LISWire is a website from the guy behind LISNews & LISHost, Blake Carver, along with assistance from birdie, Robin K. Blum. Member companies and organizations can send their full-text news releases and multimedia content to librarians, journalists, library professionals and anyone with an interest in libraries.
EVERETT WA — An Everett man is accused of berating fifth-graders on safety patrol and using his vehicle to knock down an (unnamed) elementary school librarian during a dispute over what entrance he was supposed to use when dropping off his child at school.
Prosecutors on Monday charged Trevor Wipf, 33, with second-degree attempted assault, a felony. He is accused of intentionally driving his sport utility vehicle into the librarian at Jefferson Elementary School during this past school year.
Wipf told police he didn’t hit the librarian. He said the librarian slipped when he tried to kick Wipf’s vehicle, Snohomish County deputy prosecutor Janice Albert wrote.
PBS Creates Library of Digital Resources Targeted to Classroom Use
"In an effort to make its vast collection of digital educational resources available for in-class use, PBS has announced the launch of the PBS Digital Learning Library, a comprehensive source of digital video, still images, audio, games, and interactive simulations for teachers to use to augment their lessons. PBS made the announcement at last week's National Education Computing Conference (NECC) in Washington, DC."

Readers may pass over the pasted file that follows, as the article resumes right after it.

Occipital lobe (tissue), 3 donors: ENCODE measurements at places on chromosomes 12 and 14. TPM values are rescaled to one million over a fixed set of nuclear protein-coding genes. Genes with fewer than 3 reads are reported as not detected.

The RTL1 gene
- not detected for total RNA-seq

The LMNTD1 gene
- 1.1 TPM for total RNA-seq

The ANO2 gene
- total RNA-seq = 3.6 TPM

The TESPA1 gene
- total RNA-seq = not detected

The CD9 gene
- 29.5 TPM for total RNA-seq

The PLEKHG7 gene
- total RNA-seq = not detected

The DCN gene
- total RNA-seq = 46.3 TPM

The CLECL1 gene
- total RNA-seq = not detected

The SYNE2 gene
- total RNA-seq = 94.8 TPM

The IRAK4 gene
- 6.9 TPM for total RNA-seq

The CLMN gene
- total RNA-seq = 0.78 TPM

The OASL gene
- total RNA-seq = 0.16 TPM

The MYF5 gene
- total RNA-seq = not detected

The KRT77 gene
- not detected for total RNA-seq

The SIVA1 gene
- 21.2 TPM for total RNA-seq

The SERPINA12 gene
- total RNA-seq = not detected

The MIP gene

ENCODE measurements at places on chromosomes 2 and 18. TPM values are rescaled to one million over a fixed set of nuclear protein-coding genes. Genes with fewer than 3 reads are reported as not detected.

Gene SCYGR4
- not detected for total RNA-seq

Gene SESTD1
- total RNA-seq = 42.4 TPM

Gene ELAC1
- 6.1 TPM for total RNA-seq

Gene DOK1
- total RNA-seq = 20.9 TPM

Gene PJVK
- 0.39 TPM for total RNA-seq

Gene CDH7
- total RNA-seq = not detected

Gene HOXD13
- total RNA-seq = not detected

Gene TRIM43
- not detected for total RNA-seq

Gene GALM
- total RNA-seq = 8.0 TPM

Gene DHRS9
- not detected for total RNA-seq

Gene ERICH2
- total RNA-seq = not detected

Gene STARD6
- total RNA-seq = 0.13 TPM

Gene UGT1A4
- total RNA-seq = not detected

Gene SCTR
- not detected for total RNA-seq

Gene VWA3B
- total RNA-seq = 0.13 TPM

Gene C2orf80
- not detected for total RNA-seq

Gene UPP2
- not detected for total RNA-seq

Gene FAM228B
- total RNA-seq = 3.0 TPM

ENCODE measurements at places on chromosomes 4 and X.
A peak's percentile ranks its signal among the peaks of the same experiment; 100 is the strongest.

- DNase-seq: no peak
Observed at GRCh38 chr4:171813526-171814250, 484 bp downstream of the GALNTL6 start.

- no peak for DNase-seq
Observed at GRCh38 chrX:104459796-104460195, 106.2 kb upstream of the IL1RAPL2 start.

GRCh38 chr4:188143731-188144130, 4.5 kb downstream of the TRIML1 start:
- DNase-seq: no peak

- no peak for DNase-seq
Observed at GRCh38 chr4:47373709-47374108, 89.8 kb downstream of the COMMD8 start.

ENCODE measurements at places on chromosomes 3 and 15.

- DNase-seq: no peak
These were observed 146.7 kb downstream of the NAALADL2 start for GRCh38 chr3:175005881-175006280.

Read the full article at:
"Today, a number of local PBS stations are offering digital education services featuring public media content, such as Teachers Domain and Thinkport."
When Dennis Donley began his career nearly 35 years ago, he joined a crew of 40 teachers who staffed every middle and high school library in the San Diego school district.
As Donley enters retirement, there will be 11 full-time, credentialed librarians assigned to San Diego secondary schools next year. Most of the dozens of campuses will share librarians or employ half-time clerks — a far cry from the 1970s when the district had one of the most progressive school library systems in California.
San Diego Unified, along with other districts across the state, has whittled its library staff while struggling with budget cuts. This year, districts were allowed to use state funds meant for libraries to help balance their spending plans.
Gibbons said the initiative will help to galvanise the campaign's work in support of school libraries. He is gathering signatories for an open letter to the press demanding that school libraries become statutory.
The University of Wisconsin System School Library Education Consortium has been awarded almost $1 million to help school librarians become better versed in technology and social media such as Twitter.
The United States Institute of Museum and Library Services Laura Bush 21st Century Librarian Program will award $989,495 that will be used to train 50 new school library specialists for Wisconsin’s rural and high-need urban public schools. This was the only grant awarded in Wisconsin. More from Bizjournals/Milwaukee.
I wonder if Laura tweets?